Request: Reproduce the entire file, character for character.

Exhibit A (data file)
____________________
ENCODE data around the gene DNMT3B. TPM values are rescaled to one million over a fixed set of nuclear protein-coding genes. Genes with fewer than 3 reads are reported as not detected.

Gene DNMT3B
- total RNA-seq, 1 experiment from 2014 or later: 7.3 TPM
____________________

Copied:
ENCODE data around the gene DNMT3B. TPM values are rescaled to one million over a fixed set of nuclear protein-coding genes. Genes with fewer than 3 reads are reported as not detected.

Gene DNMT3B
- total RNA-seq, 1 experiment from 2014 or later: 7.3 TPM